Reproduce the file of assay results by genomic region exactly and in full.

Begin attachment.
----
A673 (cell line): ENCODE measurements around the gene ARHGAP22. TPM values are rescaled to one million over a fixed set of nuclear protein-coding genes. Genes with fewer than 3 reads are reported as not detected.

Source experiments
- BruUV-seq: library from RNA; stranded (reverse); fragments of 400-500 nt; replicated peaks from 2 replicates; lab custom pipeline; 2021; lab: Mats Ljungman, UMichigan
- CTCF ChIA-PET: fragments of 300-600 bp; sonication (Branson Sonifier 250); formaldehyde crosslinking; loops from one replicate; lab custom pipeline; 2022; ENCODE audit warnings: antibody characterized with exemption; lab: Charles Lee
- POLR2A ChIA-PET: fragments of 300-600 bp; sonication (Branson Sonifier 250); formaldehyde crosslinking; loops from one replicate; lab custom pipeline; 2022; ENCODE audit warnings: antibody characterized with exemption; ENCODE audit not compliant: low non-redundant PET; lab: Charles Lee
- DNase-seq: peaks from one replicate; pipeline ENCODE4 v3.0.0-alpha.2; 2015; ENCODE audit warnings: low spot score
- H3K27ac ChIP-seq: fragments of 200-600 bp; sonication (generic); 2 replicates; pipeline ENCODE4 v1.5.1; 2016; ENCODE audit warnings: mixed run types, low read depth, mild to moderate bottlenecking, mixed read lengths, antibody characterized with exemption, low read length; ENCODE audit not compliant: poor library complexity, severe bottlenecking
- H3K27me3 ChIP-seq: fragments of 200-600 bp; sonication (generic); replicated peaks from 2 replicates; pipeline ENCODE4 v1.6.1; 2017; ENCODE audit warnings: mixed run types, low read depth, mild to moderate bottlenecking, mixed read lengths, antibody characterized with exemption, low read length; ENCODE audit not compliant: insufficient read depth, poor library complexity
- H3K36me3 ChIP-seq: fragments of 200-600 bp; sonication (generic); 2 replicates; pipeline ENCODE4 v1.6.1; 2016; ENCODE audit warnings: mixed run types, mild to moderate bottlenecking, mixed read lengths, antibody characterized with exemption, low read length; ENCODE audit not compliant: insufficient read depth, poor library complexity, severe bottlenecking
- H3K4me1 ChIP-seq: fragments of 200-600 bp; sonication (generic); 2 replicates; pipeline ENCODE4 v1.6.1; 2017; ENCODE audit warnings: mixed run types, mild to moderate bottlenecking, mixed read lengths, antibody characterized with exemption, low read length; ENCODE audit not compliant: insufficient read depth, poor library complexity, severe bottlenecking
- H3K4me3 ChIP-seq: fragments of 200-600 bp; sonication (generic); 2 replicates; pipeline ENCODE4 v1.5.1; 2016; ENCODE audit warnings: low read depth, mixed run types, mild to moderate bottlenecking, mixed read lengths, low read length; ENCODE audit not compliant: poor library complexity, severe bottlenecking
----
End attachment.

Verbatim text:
A673 (cell line): ENCODE measurements around the gene ARHGAP22. TPM values are rescaled to one million over a fixed set of nuclear protein-coding genes. Genes with fewer than 3 reads are reported as not detected.

Source experiments
- BruUV-seq: library from RNA; stranded (reverse); fragments of 400-500 nt; replicated peaks from 2 replicates; lab custom pipeline; 2021; lab: Mats Ljungman, UMichigan
- CTCF ChIA-PET: fragments of 300-600 bp; sonication (Branson Sonifier 250); formaldehyde crosslinking; loops from one replicate; lab custom pipeline; 2022; ENCODE audit warnings: antibody characterized with exemption; lab: Charles Lee
- POLR2A ChIA-PET: fragments of 300-600 bp; sonication (Branson Sonifier 250); formaldehyde crosslinking; loops from one replicate; lab custom pipeline; 2022; ENCODE audit warnings: antibody characterized with exemption; ENCODE audit not compliant: low non-redundant PET; lab: Charles Lee
- DNase-seq: peaks from one replicate; pipeline ENCODE4 v3.0.0-alpha.2; 2015; ENCODE audit warnings: low spot score
- H3K27ac ChIP-seq: fragments of 200-600 bp; sonication (generic); 2 replicates; pipeline ENCODE4 v1.5.1; 2016; ENCODE audit warnings: mixed run types, low read depth, mild to moderate bottlenecking, mixed read lengths, antibody characterized with exemption, low read length; ENCODE audit not compliant: poor library complexity, severe bottlenecking
- H3K27me3 ChIP-seq: fragments of 200-600 bp; sonication (generic); replicated peaks from 2 replicates; pipeline ENCODE4 v1.6.1; 2017; ENCODE audit warnings: mixed run types, low read depth, mild to moderate bottlenecking, mixed read lengths, antibody characterized with exemption, low read length; ENCODE audit not compliant: insufficient read depth, poor library complexity
- H3K36me3 ChIP-seq: fragments of 200-600 bp; sonication (generic); 2 replicates; pipeline ENCODE4 v1.6.1; 2016; ENCODE audit warnings: mixed run types, mild to moderate bottlenecking, mixed read lengths, antibody characterized with exemption, low read length; ENCODE audit not compliant: insufficient read depth, poor library complexity, severe bottlenecking
- H3K4me1 ChIP-seq: fragments of 200-600 bp; sonication (generic); 2 replicates; pipeline ENCODE4 v1.6.1; 2017; ENCODE audit warnings: mixed run types, mild to moderate bottlenecking, mixed read lengths, antibody characterized with exemption, low read length; ENCODE audit not compliant: insufficient read depth, poor library complexity, severe bottlenecking
- H3K4me3 ChIP-seq: fragments of 200-600 bp; sonication (generic); 2 replicates; pipeline ENCODE4 v1.5.1; 2016; ENCODE audit warnings: low read depth, mixed run types, mild to moderate bottlenecking, mixed read lengths, low read length; ENCODE audit not compliant: poor library complexity, severe bottlenecking